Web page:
Erik Anderson, Director, Facilities Operations, writes:
“Using funding from rebates of previous energy-saving projects, the Santa Fe Facilities staff hatched another energy-saving idea.
“While induction lighting is not a new technology in Europe, it is in the United States, so we set out to find a vendor who could retrofit our parking lot lights. The old lights were a total wattage of 390 per light. We found an induction light that requires 200 watts.
“We then ordered 117 retrofit fixture heads (that maxed out our rebate money) and our electricians David Diefendorf, Supervisor, Jason Head, Senior Electrician, Seth Florio, Journeyman Electrician, and Chris Carey, Electricians Helper, went about changing out the lighting.
“If you come here after dark you can tell which lights have been changed. The induction lighting is brighter and produces better color rendering, an important security feature (for example, it makes it easier for police to create accurate descriptions of vehicles).
“Facilities collected a $21,750 rebate check from Gainesville Regional Utilities on July 29. We will continue to search for more ways to save energy and research newer technologies.”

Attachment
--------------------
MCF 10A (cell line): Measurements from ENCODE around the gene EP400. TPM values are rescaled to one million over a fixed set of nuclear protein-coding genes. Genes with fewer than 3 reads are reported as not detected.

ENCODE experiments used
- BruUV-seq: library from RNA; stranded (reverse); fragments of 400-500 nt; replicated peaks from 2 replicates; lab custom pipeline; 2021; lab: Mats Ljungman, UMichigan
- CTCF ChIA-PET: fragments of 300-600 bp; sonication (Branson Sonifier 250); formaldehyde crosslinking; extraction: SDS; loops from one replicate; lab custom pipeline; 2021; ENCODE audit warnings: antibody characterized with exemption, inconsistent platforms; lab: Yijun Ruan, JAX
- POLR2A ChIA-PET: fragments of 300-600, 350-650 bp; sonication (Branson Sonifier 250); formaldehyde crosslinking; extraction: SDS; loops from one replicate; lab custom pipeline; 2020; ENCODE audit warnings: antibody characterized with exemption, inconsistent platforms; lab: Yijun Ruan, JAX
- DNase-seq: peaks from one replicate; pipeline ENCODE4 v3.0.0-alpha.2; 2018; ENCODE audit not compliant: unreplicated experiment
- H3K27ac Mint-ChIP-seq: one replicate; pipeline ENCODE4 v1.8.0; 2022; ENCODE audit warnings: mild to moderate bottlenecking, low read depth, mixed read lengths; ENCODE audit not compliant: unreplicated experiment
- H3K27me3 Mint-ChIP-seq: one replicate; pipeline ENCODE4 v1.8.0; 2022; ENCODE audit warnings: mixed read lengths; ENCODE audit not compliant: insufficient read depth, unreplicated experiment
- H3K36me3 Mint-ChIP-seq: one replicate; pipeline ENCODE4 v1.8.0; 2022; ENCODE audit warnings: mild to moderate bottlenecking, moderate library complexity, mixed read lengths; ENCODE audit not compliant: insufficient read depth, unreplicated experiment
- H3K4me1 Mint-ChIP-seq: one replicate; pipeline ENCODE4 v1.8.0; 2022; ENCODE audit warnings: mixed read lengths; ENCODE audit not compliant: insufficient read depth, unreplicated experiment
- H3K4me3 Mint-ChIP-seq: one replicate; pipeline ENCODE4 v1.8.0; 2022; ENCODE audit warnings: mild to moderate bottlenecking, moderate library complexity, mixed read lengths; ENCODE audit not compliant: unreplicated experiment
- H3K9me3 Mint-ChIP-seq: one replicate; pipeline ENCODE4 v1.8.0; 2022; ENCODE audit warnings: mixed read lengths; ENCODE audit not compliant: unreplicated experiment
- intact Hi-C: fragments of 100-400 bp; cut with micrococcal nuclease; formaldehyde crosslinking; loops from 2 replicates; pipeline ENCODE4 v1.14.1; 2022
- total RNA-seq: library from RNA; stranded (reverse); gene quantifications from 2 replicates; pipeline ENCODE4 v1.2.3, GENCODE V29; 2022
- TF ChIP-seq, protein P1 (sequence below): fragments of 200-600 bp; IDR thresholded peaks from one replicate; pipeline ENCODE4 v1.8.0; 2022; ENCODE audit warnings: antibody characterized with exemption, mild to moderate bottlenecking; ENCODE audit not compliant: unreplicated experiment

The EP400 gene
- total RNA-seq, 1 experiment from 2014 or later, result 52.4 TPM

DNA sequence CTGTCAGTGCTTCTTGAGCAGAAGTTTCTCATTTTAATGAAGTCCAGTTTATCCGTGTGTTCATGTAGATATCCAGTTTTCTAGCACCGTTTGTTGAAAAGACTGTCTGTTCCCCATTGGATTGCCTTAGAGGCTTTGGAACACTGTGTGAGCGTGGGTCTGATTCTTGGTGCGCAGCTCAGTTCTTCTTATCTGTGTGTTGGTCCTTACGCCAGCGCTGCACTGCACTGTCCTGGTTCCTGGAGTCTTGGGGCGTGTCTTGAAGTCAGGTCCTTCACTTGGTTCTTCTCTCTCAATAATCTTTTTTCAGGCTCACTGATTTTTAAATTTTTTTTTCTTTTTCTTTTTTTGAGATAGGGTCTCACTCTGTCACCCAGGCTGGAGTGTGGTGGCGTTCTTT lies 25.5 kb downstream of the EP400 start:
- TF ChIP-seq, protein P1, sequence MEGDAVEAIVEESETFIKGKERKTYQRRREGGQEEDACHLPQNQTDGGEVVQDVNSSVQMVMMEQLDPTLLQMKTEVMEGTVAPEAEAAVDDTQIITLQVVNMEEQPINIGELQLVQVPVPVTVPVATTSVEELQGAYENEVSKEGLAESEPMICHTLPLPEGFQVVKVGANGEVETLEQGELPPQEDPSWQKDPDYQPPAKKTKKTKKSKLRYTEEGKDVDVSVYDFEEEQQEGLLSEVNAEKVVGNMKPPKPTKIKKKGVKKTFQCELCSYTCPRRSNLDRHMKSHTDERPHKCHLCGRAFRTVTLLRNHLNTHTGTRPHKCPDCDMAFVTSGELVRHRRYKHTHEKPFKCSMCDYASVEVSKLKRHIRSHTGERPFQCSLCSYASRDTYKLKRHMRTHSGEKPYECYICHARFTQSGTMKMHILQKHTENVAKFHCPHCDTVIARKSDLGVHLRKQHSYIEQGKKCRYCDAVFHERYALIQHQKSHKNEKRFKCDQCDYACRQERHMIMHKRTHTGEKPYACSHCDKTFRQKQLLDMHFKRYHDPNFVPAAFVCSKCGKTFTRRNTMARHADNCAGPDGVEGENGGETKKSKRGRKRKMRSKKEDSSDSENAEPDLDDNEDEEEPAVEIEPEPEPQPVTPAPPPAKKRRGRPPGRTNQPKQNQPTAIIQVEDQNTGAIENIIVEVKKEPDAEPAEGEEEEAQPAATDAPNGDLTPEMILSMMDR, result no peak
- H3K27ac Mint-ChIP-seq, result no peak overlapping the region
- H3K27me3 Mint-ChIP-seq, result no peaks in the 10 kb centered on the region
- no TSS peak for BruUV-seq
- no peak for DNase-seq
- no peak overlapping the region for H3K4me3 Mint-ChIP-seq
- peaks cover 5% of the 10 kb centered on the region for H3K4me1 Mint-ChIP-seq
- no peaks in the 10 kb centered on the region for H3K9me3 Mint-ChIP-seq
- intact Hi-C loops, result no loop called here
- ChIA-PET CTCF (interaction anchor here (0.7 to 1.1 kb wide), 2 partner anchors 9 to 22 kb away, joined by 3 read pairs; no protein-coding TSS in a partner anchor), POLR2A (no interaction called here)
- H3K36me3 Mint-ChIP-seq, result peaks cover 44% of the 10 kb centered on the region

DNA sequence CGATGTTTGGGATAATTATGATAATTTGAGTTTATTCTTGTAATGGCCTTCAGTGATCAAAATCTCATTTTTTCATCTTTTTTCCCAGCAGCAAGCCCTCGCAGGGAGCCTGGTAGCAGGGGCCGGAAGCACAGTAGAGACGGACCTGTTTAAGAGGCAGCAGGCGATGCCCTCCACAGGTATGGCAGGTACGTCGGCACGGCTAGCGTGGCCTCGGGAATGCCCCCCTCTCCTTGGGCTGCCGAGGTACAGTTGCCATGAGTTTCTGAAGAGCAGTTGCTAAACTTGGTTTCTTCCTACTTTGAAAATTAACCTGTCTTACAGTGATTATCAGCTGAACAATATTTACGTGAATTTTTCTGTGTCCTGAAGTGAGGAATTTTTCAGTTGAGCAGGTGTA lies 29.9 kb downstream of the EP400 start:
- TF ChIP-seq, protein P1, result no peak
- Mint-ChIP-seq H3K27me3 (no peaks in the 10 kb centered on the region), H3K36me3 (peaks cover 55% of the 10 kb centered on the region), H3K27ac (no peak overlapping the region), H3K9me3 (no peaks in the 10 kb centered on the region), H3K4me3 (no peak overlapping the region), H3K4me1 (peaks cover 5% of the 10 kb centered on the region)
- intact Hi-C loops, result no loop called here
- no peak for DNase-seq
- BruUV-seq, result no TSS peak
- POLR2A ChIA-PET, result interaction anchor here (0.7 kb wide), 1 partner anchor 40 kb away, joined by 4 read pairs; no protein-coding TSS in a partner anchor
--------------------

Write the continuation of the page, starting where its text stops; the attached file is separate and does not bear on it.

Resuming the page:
Dan Clark, GRU Key Accounts Representative, said GRU applauds SFC’s accomplishments in the energy conservation realm.
“They use the projects to educate people, to lead the way in the community, ” Clark said. “No one else has done parking lot induction lighting in the community. It gives us the opportunity to educate other businesses in town, to bring them out here so they can see the lights. You’re not just educating your students and staff, you’re making it real for the community.”
Representatives from Indian River Community College, Manatee College, Polk Community College, South Florida Community College, and St. Johns River Community College have looked to SFC to learn more about our energy conservation projects, Anderson said.
Induction lighting lasts for 100,000 hours, which is equivalent to 10 years, full-time. Since the parking lot lights are on at night until around midnight, the new lights should be good for 20 to 25 years.
“Think of what we’re going to save on maintenance,” said Diefendorf. “We’ll most likely never have to touch them again.”
In the photo from left to right, Seth Florio, David Diefendorf, Chris Carey, Jason Head, Dan Clark, and Erik Anderson.